SBJ/July 17 - 23, 2006/Opinion

Can newsroom diversity attract readers to sports sections?

Newspaper circulations are declining around the country. Graduate students go to the Internet for news. Newspaper readership grows older. Discussions of enhanced Web sites tied to news organizations are taking place to draw readers and drive revenue. ESPN.com has more traffic than the sports sections of many of our biggest print media sport sections combined.

For years, I have heard people say that women and people of color do not read the newspaper, including our sports sections. Could there be a relationship to the following facts:

  • 94.7 percent of the sports editors ...
  • 86.7 percent of the assistant sports editors ...
  • 89.9 percent of our columnists ...
  • 87.4 percent of our reporters, and ...
  • 89.7 percent of our copy editors/designers — are white?

Or that for those same key positions, 95, 87, 93, 90 and 87 percent are male?

American newspaper diversity
At the nation's largest newspapers, among sports columnists, there are:
18 African-Americans
3 Hispanics
2 Asians
 
Among the sports editors on the 303 newspapers surveyed, there were:
5 African-Americans
9 Hispanics
0 Asian men
0 African-American, Hispanic or Asian women
Our sports pages are largely covering college and pro sports, especially basketball, football and baseball, in which a disproportionate number of athletes are African-American or Hispanic. On the college and high school levels, nearly 43 percent of the student-athletes are women and girls.

Most corporations recognize that diversity is a business imperative. Companies market products to demographic segments representing women and people of color. The numbers cited above, which come from a study of 303 U.S. and Canadian newspapers by the University of Central Florida’s Institute for Diversity and Ethics in Sport for the Associated Press Sports Editors, seem to cry out for new voices who will write from the point of view of women and people of color. Not just because it is the right thing to do, although it is. It also makes business sense.

The Orlando Sentinel has Jemele Hill, the only woman of color who is a columnist on a major American newspaper. She creates a real discussion in Orlando about issues. A gifted writer, her young, African-American female perspective brings controversy. That brings interest and readership.

She recently compared the allegations of performance-enhancing drugs against Lance Armstrong and Barry Bonds. Gutsy stuff. She made a case that I have not read elsewhere when she wrote, “How many of us have been inspired by Armstrong’s fortitude and his tireless work with his cancer foundation? How many of us wear Armstrong’s Livestrong bracelets, which have raised millions for cancer research? What in the world could Armstrong possibly have in common with a disrespectful, selfish lout like Bonds? More than you think.”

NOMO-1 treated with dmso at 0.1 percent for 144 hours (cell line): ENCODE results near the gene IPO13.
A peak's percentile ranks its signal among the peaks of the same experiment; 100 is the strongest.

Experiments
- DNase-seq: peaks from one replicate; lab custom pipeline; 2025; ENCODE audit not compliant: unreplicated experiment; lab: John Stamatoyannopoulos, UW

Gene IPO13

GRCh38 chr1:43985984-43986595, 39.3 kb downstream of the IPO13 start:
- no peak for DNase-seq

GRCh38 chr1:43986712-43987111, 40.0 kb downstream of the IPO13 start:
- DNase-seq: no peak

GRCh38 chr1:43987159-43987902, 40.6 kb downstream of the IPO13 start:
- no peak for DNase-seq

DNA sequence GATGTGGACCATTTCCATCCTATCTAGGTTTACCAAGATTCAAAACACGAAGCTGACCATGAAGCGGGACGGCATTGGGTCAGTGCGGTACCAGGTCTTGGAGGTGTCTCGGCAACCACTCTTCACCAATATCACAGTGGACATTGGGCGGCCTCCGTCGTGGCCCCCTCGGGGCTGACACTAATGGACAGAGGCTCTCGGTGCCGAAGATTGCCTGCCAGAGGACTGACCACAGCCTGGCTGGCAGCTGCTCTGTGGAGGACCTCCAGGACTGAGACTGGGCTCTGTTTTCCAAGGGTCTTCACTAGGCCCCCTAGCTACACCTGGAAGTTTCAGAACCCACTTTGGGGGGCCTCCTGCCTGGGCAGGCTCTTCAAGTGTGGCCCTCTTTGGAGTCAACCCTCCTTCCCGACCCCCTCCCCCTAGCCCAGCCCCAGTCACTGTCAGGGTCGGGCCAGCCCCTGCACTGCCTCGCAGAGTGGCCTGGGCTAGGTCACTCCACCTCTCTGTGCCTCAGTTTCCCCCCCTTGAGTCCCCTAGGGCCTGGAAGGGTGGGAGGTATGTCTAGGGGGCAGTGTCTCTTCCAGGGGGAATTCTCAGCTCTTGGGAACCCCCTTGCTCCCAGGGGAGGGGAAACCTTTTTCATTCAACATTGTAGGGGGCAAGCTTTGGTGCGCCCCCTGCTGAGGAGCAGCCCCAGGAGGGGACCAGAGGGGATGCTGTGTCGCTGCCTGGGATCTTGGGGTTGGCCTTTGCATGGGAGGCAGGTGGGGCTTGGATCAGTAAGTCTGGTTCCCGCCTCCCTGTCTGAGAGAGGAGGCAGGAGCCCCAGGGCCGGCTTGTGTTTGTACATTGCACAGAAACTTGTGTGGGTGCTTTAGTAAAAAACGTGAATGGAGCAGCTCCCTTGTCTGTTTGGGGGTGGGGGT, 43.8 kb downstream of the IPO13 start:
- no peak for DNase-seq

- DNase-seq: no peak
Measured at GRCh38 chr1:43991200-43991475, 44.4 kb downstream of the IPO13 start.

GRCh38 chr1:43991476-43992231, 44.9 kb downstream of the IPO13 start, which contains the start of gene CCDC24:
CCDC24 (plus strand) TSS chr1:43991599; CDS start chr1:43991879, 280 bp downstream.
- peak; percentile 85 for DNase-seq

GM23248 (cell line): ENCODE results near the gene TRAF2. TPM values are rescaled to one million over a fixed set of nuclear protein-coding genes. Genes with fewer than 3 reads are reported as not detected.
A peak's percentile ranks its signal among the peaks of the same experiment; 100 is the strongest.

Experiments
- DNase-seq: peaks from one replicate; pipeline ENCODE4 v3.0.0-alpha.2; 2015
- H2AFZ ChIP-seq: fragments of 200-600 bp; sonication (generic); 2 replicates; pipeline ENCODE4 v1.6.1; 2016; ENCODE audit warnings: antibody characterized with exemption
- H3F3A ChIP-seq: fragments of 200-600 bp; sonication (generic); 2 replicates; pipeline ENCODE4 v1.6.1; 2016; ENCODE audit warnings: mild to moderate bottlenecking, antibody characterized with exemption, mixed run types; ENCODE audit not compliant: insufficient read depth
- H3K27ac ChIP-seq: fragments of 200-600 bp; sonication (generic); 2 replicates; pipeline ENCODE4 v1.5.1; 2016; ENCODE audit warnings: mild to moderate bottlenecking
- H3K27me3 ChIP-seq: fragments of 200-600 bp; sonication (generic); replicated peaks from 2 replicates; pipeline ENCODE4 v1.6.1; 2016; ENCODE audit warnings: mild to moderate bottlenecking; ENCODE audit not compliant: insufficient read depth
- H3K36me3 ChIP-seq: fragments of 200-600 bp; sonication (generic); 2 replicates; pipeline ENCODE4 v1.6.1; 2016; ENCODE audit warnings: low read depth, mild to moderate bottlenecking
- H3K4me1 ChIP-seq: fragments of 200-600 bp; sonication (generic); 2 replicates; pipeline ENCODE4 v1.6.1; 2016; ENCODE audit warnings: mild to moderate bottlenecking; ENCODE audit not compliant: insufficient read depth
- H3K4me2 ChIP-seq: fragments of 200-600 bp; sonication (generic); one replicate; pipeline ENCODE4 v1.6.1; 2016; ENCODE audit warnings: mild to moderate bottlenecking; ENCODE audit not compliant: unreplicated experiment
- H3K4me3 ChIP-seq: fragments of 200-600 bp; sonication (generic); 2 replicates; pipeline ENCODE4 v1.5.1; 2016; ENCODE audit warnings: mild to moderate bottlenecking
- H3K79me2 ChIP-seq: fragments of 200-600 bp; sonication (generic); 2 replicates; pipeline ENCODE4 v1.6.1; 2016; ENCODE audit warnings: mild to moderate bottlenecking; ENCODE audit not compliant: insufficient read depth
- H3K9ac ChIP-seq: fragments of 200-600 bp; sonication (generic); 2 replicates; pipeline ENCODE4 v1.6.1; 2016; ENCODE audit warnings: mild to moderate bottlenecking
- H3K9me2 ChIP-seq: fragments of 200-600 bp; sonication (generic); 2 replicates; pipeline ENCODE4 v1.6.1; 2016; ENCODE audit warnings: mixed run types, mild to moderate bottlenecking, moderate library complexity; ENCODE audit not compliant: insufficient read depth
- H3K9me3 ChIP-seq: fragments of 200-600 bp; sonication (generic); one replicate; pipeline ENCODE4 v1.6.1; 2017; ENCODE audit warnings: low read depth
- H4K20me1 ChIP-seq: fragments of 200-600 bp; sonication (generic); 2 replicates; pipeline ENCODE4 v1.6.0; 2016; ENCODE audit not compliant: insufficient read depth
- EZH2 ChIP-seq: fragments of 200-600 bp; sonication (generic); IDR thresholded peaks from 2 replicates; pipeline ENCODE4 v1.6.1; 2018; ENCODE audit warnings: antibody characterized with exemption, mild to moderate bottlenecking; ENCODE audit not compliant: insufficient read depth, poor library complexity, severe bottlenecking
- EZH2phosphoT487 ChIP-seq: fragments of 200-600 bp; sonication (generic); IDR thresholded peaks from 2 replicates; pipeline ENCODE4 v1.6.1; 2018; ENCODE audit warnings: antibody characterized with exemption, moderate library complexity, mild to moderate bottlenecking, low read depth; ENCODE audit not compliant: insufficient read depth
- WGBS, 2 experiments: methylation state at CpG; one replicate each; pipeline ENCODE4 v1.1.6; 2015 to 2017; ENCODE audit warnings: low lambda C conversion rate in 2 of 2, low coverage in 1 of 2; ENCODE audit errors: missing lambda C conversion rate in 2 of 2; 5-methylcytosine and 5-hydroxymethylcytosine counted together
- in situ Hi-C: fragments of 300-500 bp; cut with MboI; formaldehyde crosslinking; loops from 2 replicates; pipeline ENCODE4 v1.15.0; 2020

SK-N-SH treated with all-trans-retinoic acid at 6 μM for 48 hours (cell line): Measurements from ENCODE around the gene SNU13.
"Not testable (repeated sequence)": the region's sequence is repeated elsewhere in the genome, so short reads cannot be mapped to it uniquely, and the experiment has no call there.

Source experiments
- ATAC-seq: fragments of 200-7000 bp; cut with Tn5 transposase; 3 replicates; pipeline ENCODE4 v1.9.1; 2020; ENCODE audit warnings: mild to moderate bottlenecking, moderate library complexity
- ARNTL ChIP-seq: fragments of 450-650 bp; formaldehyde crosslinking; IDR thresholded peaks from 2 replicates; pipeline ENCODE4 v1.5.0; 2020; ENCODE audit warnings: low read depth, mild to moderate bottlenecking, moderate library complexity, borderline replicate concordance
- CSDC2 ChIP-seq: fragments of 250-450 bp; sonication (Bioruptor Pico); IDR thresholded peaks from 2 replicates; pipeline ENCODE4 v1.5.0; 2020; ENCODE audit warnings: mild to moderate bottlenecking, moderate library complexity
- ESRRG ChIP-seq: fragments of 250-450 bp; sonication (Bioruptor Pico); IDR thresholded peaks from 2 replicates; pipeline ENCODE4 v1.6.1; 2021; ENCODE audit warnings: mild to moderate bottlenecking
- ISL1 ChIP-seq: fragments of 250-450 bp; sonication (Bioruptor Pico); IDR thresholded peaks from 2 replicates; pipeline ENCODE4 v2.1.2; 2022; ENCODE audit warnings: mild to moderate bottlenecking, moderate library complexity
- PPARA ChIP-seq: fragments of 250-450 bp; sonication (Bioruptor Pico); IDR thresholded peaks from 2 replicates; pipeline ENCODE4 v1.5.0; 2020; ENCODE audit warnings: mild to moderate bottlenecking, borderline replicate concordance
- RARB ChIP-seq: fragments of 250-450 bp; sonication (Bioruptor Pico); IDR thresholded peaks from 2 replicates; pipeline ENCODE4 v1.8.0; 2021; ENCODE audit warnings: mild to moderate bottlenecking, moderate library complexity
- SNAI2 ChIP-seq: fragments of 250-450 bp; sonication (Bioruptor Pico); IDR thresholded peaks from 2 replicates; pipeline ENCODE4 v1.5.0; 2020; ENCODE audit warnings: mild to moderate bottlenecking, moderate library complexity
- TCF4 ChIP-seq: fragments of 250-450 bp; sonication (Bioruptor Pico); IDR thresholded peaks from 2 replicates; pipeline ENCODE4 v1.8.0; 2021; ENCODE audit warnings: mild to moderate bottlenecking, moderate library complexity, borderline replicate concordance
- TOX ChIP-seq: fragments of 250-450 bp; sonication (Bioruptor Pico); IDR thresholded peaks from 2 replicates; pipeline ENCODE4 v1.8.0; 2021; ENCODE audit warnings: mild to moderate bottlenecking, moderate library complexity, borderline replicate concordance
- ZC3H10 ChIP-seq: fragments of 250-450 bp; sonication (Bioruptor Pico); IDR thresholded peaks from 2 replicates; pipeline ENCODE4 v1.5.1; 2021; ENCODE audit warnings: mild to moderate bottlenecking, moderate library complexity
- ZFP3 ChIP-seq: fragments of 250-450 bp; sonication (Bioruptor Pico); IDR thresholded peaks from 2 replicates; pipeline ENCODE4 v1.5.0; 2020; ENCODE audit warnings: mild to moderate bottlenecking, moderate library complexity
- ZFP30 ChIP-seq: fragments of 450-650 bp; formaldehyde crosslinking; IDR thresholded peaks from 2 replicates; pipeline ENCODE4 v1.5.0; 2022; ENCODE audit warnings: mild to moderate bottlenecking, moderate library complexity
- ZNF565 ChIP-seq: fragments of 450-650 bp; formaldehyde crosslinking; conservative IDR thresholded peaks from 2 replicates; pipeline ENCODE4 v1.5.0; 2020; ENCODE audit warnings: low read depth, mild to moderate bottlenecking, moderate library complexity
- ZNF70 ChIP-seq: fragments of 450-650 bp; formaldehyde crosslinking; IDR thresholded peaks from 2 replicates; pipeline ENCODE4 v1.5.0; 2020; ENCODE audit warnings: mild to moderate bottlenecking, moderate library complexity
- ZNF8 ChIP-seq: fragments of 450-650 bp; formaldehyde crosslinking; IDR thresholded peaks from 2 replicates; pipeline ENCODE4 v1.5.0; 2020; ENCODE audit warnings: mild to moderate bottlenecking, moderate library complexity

She went on to present some comparative points I had not considered. She concluded with, “ … because we like Armstrong and want to believe in him, we’re more than willing to assume his innocence. Because we despise Bonds, we’re more than willing to assume his guilt. … If we’ve learned anything about this new wave of cheating it’s that no athlete is too impenetrable. Most importantly, no athlete is above our suspicion. Especially the ones we like.”

Uncomfortable and edgy, but the idea is to draw us into a discussion.

What can we do to bring about change?

First, it was outstanding that the APSE asked for the study. The Institute does annual Racial and Gender Report Cards about the NBA, NFL, MLB, MLS, WNBA and college sports. The APSE was the first to ask for it.

Second, we have to broaden the searches for talented writers and editors so that we get the best qualified candidates into the interview process.

If we are successful at changing the numbers, can we change the atmosphere to make our new employees more comfortable and believing they can move up and succeed in that newsroom? Diversity management training will not only change the comfort zone but also may bring better understanding of angles to cover, athletes to follow, and the meaning of words we often use in sports that may be hurtful to some people or groups.

Perhaps APSE can create an “academy of excellence” for some of the talented young writers. These potential reporters, columnists and editors would add to their professional skills but also would meet people who might be in the position to hire them. A key to the academies would be having potential employers in the media present so the young stars are noticed and noted.

Now that APSE has looked inside itself, I hope it will use the data as a tool to implement such changes so that newspapers can increase their base of women and people of color who are editors, reporters and columnists. Not only will they help further illuminate all of the dimensions of sport in America, but they also might help our newspapers get and keep more new readers.

Richard Lapchick is chairman of the DeVos Sport Business Management Graduate Program at the University of Central Florida. Lapchick also directs UCF’s Institute for Diversity and Ethics in Sport.

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